To the Editor:
We read with interest the prospective, randomized, controlled trial by Lindholm et al.1 where they compare the troponin T release after elective major vascular surgery in two groups of patients: one group with fentanyl–sevoflurane anesthesia and the other with propofol–remifentanil anesthesia. These authors concluded that sevoflurane-based anesthesia did not reduce myocardial injury, evaluated by troponin T release, compared with total intravenous anesthesia, suggesting that volatile anesthesia is no more protective than total intravenous anesthesia in elective abdominal aortic surgery. In this study, authors indicate that epidural catheter was introduced at thoracic level T6–T10 and epidural analgesia was started after opening the aortic cross-clamp in the two groups of patients.
In our opinion, the use of thoracic epidural analgesia (TEA) in the two groups of patients included in this trial could be an important issue regarding the obtained results. It has been suggested that intraoperative combination of general and epidural anesthesia with continuing postoperative epidural analgesia could be beneficial in high-risk surgical patients undergoing major noncardiac surgery.2 The effects of TEA are produced by the blockade of cardiac sympathetic efferent nerve fibers that have their origin in segments T1–T5.3 Activation of these fibers results in the stimulation of α- and β-adrenergic receptors, leading to an increased inotropy, chronotropy, vasoconstriction of epicardial coronary arteries, and systemic vasoconstriction, increasing myocardial oxygen demand. Previous studies have shown that combination of TEA and general anesthesia decreases heart rate, myocardial contractility, and systemic vascular resistance, resulting in potential benefits such as an improved balance of myocardial oxygen supply demand and greater intraoperative hemodynamic stability in patients with coronary artery disease undergoing surgery.3,4 TEA has been reported to improve the status of nonsurgical patients with unstable angina and myocardial ischemia,5 but we must note that studies on cardiac surgery have failed to find significant differences in troponin levels after TEA although this difference could be explained by the varying etiology and pathophysiology of the perioperative ischemia during coronary artery bypass graft surgery.6 To this way, Jackobsen et al.7 found that thoracic epidural anesthesia patients had higher stroke volume index, higher cardiac index, higher venous pressures, and lower systemic vascular resistance index perioperatively and postoperatively in cardiac surgical patients. Therefore, it seems logical to suggest that TEA could have decreased myocardial ischemia in patients included in the two groups of this intersesting study and this may have biased the results of this trial. We wonder that what would had happened to the results whether thoracic epidural anesthesia had not been added to the patients included in the two groups of this trial.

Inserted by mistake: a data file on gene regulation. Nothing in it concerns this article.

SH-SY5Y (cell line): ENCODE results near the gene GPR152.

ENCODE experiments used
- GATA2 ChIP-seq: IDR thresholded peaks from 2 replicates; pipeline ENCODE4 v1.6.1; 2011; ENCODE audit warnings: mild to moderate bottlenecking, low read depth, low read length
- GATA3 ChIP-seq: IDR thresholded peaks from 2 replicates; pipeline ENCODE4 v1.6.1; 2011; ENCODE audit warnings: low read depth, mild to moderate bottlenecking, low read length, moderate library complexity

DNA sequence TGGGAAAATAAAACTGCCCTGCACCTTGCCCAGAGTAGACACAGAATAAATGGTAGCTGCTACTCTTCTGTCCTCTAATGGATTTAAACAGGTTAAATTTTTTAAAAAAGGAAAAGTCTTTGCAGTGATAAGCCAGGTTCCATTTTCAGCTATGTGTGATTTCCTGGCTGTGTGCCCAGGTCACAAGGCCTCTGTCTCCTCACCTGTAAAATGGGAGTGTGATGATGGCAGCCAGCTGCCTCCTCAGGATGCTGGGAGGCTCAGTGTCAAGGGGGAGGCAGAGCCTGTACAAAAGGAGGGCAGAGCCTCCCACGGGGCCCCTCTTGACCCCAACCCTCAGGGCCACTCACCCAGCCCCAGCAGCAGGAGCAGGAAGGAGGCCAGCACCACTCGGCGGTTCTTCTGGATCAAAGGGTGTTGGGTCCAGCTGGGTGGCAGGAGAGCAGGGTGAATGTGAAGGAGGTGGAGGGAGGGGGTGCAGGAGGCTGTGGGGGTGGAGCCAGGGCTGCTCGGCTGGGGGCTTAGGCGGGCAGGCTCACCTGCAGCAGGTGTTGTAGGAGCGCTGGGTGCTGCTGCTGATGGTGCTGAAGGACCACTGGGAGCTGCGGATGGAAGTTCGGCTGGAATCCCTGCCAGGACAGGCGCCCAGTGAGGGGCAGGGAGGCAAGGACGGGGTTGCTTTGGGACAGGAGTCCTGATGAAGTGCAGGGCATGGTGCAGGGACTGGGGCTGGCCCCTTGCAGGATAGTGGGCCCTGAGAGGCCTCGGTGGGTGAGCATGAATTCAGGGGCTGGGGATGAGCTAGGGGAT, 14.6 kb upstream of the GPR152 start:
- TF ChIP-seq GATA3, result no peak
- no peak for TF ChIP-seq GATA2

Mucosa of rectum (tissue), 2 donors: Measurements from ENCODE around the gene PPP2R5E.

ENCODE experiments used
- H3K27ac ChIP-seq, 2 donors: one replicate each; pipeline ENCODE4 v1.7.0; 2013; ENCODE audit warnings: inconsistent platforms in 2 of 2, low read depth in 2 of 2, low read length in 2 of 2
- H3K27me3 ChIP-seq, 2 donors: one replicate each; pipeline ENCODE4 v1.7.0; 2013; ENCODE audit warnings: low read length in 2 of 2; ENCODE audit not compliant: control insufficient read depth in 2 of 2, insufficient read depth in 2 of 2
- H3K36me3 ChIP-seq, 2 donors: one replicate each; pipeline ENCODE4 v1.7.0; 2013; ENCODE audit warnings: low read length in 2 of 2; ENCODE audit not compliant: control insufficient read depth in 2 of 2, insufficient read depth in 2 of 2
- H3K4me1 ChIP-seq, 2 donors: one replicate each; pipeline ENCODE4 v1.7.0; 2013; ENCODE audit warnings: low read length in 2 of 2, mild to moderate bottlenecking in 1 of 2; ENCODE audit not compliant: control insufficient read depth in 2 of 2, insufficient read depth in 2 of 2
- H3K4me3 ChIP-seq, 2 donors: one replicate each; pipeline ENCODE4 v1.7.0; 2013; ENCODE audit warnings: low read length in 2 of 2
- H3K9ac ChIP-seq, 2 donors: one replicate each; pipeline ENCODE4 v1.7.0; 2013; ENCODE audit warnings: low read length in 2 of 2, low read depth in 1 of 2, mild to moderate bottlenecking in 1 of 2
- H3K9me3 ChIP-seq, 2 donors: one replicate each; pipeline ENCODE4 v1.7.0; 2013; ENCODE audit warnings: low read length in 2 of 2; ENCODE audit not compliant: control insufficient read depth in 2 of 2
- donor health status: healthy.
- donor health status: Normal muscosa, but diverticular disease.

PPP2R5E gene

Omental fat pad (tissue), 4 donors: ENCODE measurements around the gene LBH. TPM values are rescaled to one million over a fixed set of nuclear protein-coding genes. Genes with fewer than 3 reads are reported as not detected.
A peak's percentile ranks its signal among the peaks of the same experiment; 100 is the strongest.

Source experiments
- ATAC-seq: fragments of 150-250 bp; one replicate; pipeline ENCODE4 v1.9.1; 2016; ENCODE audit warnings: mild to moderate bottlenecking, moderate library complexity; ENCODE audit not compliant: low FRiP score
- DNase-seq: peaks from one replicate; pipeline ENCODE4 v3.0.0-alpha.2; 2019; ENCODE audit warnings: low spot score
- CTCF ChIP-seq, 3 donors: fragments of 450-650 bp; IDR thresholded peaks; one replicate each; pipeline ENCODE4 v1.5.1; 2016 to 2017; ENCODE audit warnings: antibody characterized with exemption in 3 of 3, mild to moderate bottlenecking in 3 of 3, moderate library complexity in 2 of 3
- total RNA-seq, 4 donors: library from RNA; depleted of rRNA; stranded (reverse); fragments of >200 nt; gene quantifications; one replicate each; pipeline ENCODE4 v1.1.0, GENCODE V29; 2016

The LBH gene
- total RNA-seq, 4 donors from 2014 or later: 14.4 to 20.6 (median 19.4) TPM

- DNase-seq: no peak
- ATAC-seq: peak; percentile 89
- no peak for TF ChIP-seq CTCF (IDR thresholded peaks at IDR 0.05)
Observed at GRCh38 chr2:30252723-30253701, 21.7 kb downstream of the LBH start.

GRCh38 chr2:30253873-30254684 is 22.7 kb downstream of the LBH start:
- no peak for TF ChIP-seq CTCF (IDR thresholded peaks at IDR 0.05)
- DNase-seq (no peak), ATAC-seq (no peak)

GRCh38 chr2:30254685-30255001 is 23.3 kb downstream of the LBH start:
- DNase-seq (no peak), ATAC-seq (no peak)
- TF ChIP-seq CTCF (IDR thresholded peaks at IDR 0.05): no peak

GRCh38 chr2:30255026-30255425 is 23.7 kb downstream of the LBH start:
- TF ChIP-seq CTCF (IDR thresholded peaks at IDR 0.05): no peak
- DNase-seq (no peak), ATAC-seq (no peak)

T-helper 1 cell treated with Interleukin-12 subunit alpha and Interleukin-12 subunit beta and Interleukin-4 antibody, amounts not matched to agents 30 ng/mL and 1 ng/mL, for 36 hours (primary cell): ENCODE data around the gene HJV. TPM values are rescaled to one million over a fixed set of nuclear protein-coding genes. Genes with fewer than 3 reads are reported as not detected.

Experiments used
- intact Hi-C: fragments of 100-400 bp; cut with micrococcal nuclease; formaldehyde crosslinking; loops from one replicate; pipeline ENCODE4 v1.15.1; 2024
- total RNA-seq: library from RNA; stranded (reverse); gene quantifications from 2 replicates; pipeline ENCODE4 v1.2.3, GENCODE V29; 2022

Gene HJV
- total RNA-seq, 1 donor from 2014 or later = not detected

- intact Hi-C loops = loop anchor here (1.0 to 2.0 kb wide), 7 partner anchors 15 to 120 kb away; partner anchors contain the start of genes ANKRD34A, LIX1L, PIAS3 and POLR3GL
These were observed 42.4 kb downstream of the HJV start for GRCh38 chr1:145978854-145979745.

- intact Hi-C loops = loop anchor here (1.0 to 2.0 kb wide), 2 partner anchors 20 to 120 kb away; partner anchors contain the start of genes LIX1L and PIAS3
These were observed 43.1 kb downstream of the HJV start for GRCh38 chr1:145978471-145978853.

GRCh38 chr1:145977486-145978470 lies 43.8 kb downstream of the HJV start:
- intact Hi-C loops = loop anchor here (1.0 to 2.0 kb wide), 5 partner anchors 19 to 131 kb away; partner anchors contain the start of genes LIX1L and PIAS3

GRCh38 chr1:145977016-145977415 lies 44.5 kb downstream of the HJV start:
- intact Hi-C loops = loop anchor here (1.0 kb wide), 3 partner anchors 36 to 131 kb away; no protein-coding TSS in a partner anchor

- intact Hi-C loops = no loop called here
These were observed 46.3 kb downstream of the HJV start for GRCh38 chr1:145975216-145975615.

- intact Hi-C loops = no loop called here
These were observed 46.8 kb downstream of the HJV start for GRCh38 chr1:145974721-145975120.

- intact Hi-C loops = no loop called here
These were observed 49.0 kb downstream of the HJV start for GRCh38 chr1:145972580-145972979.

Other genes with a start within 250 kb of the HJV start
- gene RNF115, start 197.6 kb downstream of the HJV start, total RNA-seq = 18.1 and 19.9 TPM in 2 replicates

The authors declare no competing interests.